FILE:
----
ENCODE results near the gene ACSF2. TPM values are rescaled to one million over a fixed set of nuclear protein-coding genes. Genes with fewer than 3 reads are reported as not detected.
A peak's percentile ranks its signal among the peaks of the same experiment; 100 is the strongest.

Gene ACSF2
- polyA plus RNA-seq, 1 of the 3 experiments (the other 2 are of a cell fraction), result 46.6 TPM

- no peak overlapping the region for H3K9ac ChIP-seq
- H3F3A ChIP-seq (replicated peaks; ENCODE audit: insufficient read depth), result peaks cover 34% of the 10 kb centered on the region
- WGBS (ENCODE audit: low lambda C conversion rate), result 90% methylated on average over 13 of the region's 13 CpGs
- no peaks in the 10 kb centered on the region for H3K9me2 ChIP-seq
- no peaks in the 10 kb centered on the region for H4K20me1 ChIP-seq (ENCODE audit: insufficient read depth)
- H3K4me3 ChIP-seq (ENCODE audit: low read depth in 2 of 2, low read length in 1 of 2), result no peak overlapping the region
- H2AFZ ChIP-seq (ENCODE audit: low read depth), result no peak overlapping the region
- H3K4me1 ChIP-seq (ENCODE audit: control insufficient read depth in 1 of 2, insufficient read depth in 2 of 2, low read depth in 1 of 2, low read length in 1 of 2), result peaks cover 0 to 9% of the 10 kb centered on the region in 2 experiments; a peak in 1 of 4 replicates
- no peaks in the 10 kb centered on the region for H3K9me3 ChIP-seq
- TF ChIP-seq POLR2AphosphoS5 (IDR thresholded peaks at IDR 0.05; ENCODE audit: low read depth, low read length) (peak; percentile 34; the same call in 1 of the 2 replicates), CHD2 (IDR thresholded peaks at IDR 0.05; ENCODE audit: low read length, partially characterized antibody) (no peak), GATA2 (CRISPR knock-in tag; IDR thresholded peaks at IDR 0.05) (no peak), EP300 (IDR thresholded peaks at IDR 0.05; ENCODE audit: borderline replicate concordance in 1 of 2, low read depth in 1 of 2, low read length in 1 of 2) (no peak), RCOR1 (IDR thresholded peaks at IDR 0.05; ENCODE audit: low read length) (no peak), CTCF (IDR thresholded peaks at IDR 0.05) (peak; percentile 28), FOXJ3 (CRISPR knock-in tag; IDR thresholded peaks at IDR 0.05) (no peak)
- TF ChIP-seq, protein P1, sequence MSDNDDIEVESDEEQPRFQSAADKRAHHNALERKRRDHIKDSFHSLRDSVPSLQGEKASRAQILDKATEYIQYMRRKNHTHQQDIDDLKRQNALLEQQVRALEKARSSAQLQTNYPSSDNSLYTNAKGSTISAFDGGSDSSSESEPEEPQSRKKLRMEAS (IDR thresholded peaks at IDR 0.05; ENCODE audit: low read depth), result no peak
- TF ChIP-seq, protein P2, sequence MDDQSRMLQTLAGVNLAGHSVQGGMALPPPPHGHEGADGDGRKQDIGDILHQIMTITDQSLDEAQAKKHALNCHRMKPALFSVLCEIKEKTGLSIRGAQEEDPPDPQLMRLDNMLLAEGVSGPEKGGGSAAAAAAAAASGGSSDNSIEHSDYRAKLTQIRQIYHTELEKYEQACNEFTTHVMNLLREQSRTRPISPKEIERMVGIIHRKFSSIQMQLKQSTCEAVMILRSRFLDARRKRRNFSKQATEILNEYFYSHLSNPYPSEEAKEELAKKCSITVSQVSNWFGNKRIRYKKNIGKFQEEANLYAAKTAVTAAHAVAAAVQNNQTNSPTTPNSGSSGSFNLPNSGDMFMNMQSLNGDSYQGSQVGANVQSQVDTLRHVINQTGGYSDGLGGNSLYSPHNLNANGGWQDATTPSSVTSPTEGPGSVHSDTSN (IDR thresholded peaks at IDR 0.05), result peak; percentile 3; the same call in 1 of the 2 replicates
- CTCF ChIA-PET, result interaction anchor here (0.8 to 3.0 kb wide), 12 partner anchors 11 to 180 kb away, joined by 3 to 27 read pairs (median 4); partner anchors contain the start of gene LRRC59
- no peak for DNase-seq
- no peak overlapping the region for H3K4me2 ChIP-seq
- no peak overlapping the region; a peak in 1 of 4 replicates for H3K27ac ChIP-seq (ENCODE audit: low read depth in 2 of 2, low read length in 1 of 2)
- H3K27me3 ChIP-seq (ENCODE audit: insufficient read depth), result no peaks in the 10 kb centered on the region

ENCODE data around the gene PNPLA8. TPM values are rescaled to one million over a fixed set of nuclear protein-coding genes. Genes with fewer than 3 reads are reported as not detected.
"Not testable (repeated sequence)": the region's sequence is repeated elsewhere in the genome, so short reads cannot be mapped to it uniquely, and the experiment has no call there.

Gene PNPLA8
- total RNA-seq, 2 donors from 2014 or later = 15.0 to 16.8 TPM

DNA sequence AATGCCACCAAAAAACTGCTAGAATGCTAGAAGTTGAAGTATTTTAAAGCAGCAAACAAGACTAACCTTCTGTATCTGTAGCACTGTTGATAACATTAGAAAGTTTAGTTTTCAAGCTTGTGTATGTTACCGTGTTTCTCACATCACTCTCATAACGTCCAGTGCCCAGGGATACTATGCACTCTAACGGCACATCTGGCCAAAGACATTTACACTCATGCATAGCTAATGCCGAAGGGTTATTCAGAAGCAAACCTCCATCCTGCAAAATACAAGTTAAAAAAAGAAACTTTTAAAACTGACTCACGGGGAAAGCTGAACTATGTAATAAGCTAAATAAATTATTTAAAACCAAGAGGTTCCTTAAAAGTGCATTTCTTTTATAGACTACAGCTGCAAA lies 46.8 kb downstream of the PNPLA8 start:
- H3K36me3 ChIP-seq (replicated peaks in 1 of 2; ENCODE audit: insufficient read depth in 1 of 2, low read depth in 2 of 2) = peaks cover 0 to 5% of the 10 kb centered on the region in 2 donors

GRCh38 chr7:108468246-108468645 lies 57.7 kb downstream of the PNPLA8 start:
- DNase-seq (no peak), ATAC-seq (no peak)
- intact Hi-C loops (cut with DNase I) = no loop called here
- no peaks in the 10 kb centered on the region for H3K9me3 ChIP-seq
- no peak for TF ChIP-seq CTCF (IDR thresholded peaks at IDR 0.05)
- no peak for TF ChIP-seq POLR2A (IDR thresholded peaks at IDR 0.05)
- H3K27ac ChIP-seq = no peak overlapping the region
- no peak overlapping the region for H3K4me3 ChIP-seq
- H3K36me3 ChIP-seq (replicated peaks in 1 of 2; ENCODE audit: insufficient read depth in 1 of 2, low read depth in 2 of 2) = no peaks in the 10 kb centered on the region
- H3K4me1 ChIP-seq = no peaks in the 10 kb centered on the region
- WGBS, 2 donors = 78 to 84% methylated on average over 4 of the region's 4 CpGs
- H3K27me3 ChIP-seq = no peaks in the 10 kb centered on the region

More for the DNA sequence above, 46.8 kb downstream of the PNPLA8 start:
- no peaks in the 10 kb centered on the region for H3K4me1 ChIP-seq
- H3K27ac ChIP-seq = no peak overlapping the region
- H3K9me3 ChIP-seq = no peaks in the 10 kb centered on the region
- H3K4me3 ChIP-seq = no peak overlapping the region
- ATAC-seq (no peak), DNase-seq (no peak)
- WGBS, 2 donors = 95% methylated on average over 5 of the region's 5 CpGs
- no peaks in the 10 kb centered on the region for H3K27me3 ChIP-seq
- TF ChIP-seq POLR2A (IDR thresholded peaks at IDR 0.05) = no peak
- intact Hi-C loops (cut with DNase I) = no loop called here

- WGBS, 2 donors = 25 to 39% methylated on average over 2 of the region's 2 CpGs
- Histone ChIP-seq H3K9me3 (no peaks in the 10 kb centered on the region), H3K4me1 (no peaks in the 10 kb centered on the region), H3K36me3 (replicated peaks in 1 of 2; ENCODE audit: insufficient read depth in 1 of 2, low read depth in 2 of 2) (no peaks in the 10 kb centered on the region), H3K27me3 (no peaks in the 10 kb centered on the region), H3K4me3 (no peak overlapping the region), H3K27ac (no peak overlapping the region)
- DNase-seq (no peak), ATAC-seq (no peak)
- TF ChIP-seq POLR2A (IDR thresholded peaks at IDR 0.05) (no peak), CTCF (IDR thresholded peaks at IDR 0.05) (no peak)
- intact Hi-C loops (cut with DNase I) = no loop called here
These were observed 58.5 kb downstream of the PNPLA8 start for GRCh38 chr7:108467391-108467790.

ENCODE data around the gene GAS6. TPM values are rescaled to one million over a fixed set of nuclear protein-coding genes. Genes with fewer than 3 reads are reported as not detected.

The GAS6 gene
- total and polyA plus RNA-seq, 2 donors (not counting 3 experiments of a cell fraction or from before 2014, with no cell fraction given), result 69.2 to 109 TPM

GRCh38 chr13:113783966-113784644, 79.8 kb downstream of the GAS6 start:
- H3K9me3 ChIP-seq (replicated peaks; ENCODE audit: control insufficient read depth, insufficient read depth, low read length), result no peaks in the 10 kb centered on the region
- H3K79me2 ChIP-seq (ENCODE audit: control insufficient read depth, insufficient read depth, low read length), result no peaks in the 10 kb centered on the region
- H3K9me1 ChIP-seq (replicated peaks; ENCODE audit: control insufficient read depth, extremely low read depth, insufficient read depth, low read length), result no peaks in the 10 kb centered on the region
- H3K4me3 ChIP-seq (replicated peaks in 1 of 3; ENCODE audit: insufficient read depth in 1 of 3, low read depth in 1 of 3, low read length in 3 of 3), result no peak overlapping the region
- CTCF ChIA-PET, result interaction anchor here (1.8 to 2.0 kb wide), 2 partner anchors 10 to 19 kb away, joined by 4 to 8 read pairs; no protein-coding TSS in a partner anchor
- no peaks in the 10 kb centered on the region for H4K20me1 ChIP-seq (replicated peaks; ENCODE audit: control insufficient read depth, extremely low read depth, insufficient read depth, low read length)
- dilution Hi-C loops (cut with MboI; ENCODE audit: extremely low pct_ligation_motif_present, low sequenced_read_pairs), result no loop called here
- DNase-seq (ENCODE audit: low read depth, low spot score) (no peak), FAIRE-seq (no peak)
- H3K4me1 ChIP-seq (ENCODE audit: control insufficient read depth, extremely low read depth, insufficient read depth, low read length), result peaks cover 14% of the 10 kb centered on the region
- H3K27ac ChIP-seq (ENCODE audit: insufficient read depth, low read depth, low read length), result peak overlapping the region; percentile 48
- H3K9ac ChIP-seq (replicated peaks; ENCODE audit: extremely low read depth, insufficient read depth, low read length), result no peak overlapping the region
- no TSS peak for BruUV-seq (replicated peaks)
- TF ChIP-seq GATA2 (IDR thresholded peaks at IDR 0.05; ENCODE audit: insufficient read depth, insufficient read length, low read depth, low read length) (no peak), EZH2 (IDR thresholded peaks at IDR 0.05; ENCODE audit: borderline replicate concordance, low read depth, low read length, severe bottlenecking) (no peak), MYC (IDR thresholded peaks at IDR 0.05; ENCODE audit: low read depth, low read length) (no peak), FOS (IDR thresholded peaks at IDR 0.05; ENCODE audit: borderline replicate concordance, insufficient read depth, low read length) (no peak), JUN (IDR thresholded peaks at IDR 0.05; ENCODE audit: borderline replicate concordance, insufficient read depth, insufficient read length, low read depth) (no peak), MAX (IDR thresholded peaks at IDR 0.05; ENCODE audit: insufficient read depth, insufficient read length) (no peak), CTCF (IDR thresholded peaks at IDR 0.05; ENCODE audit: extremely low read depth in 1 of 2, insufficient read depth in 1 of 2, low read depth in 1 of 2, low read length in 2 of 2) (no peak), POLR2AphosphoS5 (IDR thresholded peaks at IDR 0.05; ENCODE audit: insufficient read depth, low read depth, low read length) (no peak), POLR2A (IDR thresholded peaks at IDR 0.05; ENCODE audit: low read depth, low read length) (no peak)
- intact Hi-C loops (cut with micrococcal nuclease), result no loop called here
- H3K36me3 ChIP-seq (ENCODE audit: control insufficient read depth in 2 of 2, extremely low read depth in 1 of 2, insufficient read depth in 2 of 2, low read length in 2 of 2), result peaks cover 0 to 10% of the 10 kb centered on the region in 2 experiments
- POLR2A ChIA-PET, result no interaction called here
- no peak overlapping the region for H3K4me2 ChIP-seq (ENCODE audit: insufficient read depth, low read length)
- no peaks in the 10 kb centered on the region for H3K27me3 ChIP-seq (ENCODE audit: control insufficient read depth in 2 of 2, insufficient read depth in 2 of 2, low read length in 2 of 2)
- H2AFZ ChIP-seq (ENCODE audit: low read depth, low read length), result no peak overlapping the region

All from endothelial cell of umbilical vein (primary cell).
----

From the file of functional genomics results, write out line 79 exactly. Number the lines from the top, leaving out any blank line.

All from endothelial cell of umbilical vein (primary cell).